Search Results

You are looking at 1 - 10 of 551 items for :

  • "photosynthetically active radiation" x
Clear All
Full access

Bruce D. Lampinen, Vasu Udompetaikul, Gregory T. Browne, Samuel G. Metcalf, William L. Stewart, Loreto Contador, Claudia Negrón and Shrini K. Upadhyaya

( Fig. 1 ). Fig. 1. Mobile platform measurement system retrofitted on a utility vehicle (model 610 Mule; Kawasaki Heavy Industries, Tokyo) for measurement of photosynthetically active radiation ( PAR) interception in orchards; IRT = IR thermometers, GPS

Free access

E.A. Guertal and C.B. Elkins

Photosynthetically active radiation (PAR) was measured at two times of day (8:00 am and noon Central Standard Time) in a 915 × 915-cm area of a 1006 × 915-cm gable roof greenhouse. PAR measurements were taken across a grid at 40-cm intervals, a total of 529 data points. Spatial variation of PAR in the greenhouse was evaluated through contour plots and the geostatistical technique of semivariogram construction. Semivariograms provide a visual guide to the degree of spatial correlation of a variable, allowing a quantification of the distance at which variables cease to be spatially correlated (the range) Measured PAR contained distinct zones of lowered values, a function of overhead greenhouse structures, wall-hung electrical boxes, and tall plants in adjacent greenhouses. Although the amount of PAR changed over time, zones of high and low PAR remained relatively constant, except at the sides of the greenhouse. Constructed semivariograms revealed that PAR contained strong spatial correlation (up to a 350-cm separation) as measured in the north-south direction, moving parallel to greenhouse bench placement. When PAR measurements perpendicular to benches (east-west) were used in directional semivariograms PAR was found to be completely random, plotting as a horizontal line called a nugget effect. Thus, plants placed perpendicular to the greenhouse benches (east-west) would not be affected by the spatial correlation of PAR.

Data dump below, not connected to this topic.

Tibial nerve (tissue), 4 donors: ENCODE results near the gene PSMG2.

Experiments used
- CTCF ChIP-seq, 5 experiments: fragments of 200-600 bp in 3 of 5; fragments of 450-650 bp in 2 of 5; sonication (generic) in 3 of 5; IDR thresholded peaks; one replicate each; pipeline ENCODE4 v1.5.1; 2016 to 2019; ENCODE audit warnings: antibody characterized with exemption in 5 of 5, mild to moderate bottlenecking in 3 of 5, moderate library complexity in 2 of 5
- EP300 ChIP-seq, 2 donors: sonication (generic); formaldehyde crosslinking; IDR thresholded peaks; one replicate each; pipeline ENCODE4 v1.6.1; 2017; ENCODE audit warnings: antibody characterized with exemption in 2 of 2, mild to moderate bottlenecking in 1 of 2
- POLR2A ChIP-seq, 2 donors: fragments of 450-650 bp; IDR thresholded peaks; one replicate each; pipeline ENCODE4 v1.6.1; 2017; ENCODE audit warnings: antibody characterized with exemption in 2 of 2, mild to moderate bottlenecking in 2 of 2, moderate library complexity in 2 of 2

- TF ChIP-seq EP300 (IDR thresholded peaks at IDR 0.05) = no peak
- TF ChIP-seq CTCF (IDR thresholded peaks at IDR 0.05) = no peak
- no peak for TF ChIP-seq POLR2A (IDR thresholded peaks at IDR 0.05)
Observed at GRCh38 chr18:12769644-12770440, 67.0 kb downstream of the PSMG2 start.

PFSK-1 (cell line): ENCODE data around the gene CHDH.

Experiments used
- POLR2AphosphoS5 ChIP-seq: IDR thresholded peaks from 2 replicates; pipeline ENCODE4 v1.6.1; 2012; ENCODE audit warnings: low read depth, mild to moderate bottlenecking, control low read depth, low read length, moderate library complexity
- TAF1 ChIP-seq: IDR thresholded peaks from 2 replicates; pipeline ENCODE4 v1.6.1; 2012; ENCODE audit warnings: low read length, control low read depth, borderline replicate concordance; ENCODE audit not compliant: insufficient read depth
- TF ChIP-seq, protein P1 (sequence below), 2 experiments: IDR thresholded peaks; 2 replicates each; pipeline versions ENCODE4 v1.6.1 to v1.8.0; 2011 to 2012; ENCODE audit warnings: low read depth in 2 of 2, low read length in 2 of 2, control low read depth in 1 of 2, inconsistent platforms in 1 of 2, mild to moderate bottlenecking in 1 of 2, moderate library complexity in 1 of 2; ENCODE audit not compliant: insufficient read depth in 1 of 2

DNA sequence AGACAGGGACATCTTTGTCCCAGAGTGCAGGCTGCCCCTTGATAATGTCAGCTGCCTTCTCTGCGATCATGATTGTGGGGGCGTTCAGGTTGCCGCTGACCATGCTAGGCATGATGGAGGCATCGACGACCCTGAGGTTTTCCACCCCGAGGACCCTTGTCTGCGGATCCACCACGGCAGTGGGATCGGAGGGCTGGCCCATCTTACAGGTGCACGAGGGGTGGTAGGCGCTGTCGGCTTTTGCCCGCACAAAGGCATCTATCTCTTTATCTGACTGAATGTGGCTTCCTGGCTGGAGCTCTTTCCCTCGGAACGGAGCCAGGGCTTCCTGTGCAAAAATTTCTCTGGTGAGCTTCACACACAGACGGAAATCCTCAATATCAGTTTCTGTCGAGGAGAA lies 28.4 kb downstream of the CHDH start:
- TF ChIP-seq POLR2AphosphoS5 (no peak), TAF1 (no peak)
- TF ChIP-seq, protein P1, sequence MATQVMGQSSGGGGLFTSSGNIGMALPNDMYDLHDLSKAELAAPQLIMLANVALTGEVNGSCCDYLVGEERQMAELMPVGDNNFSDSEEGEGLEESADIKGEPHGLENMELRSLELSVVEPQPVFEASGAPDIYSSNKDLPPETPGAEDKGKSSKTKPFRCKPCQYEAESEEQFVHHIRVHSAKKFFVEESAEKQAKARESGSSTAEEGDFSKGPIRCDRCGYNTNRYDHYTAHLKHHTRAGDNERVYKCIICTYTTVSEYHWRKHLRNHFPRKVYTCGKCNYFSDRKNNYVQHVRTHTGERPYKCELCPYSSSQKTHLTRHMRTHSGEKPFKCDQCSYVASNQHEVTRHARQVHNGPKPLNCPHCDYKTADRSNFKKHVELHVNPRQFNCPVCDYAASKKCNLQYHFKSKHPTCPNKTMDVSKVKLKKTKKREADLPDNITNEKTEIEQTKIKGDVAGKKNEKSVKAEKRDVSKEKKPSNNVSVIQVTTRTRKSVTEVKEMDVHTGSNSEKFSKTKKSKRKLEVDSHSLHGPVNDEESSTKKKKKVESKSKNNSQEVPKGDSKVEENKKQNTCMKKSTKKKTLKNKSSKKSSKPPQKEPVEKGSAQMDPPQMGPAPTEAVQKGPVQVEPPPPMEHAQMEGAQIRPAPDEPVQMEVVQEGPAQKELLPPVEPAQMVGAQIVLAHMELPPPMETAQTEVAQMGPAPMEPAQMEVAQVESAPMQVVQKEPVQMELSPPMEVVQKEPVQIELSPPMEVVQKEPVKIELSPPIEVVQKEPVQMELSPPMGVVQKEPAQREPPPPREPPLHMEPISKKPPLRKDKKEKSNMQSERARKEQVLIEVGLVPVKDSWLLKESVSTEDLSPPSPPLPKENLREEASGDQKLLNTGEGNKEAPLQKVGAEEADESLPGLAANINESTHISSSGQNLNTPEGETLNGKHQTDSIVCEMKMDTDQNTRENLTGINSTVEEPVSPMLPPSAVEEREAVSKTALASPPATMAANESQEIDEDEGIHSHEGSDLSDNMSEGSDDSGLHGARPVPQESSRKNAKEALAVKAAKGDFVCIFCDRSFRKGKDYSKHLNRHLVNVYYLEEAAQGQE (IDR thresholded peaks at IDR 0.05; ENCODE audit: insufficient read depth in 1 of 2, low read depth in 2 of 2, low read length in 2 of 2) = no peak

Free access

William L. Bauerle and Joseph D. Bowden

This report describes a system for integrating photosynthetically active radiation (PAR) using fiberoptics. Many photoelectric sensors or 1-m-long line sensors that integrate individual interception points for spatial averaging were replaced with fiberoptics, which integrate interception points. Depending on the positioning of optical fibers and the amount of fibers terminated at a PAR sensor, whole-plant, canopy layer, and individual leaf light interception can be determined. The use of fiberoptics has the added advantage of being very small in comparison to the bulk of a typical quantum sensor. The fiberoptic-based system potentially is a more accurate, less expensive method to integrate PAR throughout plant canopies than PAR sensors.

Free access

J.H. Lieth and C.C. Pasian

A mathematical description for the relationship between the rate of rose (Rosa hybrida L.) leaf net photosynthesis and photosynthetically active radiation, leaf temperature, and leaf age is developed. The model provides a tool for the prediction of these rates for leaves growing in a rose crop canopy.

Free access

C. Campillo, M.H. Prieto, C. Daza, M.J. Moñino and M.I. García

, is the most important type from an ecophysiological viewpoint because it relates to photosynthetically active radiation ( PAR ). A direct method for determining the percentage of intercepted radiation (LI) is to measure PAR both above and below the

Free access

Ajay Nair and Mathieu Ngouajio